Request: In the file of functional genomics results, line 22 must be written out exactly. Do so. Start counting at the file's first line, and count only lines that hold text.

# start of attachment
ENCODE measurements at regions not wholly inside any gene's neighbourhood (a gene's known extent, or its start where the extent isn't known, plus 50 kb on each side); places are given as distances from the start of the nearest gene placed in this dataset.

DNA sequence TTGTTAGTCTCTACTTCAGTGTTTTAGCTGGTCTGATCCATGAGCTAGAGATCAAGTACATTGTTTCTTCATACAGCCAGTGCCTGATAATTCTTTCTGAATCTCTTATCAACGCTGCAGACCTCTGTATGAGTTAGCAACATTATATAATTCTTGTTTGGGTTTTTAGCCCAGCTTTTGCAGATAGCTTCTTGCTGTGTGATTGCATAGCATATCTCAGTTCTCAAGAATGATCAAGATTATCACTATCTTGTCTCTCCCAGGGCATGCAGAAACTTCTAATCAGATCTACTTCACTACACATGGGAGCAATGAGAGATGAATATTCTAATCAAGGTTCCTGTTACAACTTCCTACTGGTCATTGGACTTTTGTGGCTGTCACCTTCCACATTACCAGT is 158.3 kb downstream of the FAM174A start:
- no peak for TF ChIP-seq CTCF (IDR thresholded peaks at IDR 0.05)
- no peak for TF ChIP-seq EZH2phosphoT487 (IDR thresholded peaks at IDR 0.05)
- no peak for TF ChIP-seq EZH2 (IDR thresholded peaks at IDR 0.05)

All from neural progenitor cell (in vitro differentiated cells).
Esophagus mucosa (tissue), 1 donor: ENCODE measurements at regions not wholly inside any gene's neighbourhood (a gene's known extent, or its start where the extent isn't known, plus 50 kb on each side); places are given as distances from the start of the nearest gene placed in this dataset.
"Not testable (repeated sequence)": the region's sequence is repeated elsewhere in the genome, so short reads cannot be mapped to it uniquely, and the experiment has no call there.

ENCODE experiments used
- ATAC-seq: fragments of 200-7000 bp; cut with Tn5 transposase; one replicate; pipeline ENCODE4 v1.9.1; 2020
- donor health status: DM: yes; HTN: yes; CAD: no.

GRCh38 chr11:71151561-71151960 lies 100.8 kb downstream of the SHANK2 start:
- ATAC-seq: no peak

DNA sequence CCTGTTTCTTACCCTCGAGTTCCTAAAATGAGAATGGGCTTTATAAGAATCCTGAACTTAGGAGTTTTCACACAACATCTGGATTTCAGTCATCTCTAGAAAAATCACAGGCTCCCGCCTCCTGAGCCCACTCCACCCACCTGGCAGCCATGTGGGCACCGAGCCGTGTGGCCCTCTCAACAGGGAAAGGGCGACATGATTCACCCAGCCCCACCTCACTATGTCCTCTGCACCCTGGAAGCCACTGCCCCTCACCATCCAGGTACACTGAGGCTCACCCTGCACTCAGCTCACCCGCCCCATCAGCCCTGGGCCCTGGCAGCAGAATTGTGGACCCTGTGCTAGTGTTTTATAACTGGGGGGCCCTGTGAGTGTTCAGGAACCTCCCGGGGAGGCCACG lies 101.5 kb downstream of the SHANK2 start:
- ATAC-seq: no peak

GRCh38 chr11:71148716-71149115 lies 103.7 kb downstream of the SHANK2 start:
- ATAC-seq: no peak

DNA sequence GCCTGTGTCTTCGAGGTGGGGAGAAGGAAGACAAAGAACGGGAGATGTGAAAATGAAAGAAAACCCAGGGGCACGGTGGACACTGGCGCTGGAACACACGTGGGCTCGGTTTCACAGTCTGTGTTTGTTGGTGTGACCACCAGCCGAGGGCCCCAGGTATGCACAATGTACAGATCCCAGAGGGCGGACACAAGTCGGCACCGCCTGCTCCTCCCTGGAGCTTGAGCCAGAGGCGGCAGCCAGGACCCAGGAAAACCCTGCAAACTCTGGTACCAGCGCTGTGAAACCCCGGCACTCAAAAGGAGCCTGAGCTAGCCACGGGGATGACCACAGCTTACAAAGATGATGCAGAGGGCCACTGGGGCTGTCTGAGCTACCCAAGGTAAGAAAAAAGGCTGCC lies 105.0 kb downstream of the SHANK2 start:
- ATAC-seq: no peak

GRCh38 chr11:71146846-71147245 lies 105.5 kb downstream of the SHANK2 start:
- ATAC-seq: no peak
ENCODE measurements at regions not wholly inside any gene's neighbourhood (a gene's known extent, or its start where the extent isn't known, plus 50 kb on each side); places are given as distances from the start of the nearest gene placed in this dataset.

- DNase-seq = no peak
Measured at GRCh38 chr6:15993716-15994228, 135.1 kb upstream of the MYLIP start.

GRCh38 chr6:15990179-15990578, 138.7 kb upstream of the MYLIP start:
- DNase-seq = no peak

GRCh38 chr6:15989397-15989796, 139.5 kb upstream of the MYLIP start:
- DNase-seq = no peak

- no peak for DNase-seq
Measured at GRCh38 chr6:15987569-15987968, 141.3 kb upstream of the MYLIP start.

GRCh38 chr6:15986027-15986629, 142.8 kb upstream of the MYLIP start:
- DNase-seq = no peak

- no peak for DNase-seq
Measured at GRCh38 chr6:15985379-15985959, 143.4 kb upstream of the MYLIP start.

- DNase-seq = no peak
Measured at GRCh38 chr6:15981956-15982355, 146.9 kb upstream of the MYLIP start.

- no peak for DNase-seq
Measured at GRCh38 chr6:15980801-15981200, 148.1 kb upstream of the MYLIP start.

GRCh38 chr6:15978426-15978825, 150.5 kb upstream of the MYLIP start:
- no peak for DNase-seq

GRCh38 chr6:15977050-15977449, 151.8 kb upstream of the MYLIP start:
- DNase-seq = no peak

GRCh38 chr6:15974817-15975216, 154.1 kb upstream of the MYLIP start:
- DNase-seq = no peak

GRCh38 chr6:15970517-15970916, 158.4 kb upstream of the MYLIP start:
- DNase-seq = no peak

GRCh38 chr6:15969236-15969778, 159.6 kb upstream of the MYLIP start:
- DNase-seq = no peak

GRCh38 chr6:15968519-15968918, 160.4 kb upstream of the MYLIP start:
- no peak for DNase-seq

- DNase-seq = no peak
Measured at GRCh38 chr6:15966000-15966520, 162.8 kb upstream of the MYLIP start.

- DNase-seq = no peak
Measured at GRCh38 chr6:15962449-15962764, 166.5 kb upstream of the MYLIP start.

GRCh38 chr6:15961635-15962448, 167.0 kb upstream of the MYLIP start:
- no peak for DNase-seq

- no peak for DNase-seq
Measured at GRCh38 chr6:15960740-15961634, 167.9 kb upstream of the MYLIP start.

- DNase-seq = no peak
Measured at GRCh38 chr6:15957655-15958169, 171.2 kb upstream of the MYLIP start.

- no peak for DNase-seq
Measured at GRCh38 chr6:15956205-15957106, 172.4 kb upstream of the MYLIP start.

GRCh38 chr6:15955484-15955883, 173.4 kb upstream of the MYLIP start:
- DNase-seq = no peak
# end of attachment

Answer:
ENCODE measurements at regions not wholly inside any gene's neighbourhood (a gene's known extent, or its start where the extent isn't known, plus 50 kb on each side); places are given as distances from the start of the nearest gene placed in this dataset.